Sunday, August 05, 2012

Deciphering Creation

In a 2007 General Audience, Pope Benedict XVI meditates with John Chrysostom on the Book of Genesis. Of creation, he writes:
..."Es ist ein großes Gut" sagt Chrysostomus, "zu erkennen was das Geschöpf ist under was der Schopfer."...Und so wird Gott zum Gott der Herablassung, der dem gefallenen und fremden Menschen einen Brief schickt, die Heilige Schrift, so dass Schöpfung und Schrift sich ergänzend vervollständigen. Im Lichte der Schrift, des Briefes, den Gott uns gegeben hat, können wir die Schöpfung entschlusseln. 
Or, now that I've shown off that I can read some German,
"It is a great Good," says Chrysostum, "to recognize what is the creature and what is the Creator."  Thus God is the God of Indulgence, who sends to the estranged a letter  - the Holy Scriptures - so that Creation and Scripture may complete one another. In the light of the Scriptures, the letter God has given to us, can we decipher creation. 
If you read today's Gospel, you might be surprised with what we might see as the ongoing process of deciphering the identity of Jesus. Jesus did not hand out business cards stamped with "Jesus, Son of God." He fed those who came to him. He spoke words to them that pierced deep within, penetrating the soil of the heart, tapping into new wellsprings. A patient teacher, he moved those who came to him from what was known - bread that satisfies temporary hunger - to something they could not yet imagine: the Bread of Life.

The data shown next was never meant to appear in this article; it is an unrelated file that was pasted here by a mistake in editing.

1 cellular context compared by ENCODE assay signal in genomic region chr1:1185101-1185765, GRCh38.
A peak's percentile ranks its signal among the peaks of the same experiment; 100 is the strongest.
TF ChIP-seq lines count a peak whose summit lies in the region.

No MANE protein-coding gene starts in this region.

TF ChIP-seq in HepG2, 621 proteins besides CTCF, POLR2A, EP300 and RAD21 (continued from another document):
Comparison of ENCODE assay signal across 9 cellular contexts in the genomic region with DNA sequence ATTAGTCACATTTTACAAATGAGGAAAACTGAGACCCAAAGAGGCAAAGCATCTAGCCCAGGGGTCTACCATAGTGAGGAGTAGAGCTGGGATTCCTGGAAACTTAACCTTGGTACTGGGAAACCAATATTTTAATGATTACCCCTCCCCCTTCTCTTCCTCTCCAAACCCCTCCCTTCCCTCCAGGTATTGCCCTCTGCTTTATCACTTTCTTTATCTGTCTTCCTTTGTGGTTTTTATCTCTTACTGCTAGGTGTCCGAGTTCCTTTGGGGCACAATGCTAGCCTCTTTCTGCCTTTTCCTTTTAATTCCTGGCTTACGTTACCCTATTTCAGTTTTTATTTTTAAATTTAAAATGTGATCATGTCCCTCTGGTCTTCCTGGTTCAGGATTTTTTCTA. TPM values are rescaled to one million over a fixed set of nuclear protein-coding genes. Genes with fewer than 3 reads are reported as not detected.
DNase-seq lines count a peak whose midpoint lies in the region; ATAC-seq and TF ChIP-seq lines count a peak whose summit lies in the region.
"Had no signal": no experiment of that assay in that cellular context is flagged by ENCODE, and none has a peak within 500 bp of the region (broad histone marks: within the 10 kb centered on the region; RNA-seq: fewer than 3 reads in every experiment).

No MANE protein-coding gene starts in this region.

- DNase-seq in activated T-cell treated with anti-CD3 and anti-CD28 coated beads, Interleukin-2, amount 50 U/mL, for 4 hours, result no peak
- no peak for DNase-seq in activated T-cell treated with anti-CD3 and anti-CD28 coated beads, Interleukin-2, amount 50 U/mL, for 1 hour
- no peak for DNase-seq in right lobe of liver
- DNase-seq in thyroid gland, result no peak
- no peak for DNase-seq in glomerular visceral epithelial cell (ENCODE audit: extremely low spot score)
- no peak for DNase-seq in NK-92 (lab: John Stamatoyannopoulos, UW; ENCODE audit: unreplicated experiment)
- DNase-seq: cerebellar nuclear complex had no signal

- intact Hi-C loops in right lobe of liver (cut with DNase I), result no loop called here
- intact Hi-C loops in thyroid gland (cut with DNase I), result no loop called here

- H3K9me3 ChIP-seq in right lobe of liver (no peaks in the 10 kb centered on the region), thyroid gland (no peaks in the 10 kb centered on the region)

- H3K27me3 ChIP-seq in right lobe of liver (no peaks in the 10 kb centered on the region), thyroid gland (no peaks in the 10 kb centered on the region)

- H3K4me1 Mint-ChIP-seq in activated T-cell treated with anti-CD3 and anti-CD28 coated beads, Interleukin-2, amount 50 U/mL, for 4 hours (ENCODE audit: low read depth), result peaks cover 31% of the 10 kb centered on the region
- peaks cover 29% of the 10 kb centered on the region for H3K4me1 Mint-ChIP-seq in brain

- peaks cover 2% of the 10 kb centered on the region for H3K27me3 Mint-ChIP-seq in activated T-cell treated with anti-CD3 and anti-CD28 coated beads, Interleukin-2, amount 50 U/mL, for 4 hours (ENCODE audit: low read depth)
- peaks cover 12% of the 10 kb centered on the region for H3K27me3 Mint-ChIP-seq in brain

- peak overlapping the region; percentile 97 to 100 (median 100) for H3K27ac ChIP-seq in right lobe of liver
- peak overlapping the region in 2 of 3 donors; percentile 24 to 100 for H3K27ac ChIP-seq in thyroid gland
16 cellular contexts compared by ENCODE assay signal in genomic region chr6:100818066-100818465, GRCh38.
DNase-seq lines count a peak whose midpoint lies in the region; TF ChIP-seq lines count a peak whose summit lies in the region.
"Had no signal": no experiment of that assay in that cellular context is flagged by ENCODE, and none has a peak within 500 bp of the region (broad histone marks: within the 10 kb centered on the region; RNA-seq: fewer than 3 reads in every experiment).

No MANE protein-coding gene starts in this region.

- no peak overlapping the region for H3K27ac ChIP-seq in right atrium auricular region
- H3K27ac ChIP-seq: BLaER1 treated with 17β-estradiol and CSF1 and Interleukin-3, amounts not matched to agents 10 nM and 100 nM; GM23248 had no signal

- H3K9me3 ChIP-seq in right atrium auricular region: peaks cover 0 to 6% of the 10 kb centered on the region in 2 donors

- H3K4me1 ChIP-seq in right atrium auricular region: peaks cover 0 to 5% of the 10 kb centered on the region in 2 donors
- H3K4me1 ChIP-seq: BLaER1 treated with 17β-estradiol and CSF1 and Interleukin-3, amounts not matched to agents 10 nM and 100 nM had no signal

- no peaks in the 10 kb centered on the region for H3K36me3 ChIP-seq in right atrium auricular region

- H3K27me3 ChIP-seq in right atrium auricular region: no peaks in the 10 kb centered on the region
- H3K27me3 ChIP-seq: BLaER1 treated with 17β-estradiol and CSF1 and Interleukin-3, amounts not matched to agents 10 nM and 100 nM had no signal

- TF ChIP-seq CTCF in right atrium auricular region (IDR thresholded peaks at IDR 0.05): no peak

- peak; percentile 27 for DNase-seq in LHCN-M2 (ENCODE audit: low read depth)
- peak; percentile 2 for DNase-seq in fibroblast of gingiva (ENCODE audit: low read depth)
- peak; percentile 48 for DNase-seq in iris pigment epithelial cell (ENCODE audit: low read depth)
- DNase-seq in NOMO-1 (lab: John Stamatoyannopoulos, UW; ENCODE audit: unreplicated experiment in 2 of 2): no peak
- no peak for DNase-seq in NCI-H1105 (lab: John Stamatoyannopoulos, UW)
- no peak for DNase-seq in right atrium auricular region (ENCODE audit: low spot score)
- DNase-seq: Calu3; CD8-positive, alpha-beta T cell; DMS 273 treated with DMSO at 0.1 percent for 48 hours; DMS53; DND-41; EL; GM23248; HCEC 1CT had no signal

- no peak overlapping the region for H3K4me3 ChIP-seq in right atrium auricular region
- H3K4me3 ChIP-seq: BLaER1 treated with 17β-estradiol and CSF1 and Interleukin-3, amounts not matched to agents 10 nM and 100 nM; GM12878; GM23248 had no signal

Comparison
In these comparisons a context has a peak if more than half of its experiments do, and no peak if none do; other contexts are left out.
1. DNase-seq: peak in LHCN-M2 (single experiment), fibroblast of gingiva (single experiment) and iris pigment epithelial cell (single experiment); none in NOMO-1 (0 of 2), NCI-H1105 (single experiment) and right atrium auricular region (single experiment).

A proper Catholic imagination understands that Faith and Reason, Religion and Science, are not opposed to one another. Instead, they are complementary. Frequently, people think that faith "adds" another layer to the story of creation, as though to be a believer one must add something. Perhaps it is more helpful to think of it not as an adding but, rather, as a deepening. The believer looks at the world and instead of seing merely brute facts, sees signs and clues calling out to be deciphered; they see a world which "Gottes Spur in tragen" or "bears the traces of God." Like any proper sleuth, the believer is aware that we're wrapped up in a Mystery which continues to unfold around us. Knowing that we're caught up in a Mystery doesn't add some sense of superiority to the humbles the mind to know that we're caught up in a story we are not entirely in control of.

Toucan Sam used to tell kids to "Follow Your Nose" to the Fruit Loops. Today, Jesus is telling us to follow our hunger, to believe that the hunger gnawing within us can find satisfaction. We need only have eyes to see that the one who can feed us has set the table before us and invites us to feast with Him. Auntie Mame may have said it best, "Live! Life's a banquet and most poor suckers are starving to death!" The Christian believer might echo this, too, saying "Feast! We have set before us the Bread of Life and most poor suckers (other Christians included) can't decipher the invitation to join."

If today we have today the courage to decipher the clues around us and find our way to the source of Infinite Life, let us have also the courage to invite those we see to feast with us. What good is a dinner reservation for one when we can invite the whole world to feast with us? 


Elizabeth Mahlou said...

I think people have trouble getting to the banquet because they are being led astray by the tastiness of junk food.

Ryan G. Duns, SJ said...

Elizabeth, I could not agree more. I suspect we could look to Jamie Oliver's initiative to get people to eat healthy as an example of effective (food) evangelization. Robust faith, just as healthy eating, need not be the exclusive domain of the well-to-do. It is available to all...we just need to figure out how to package it.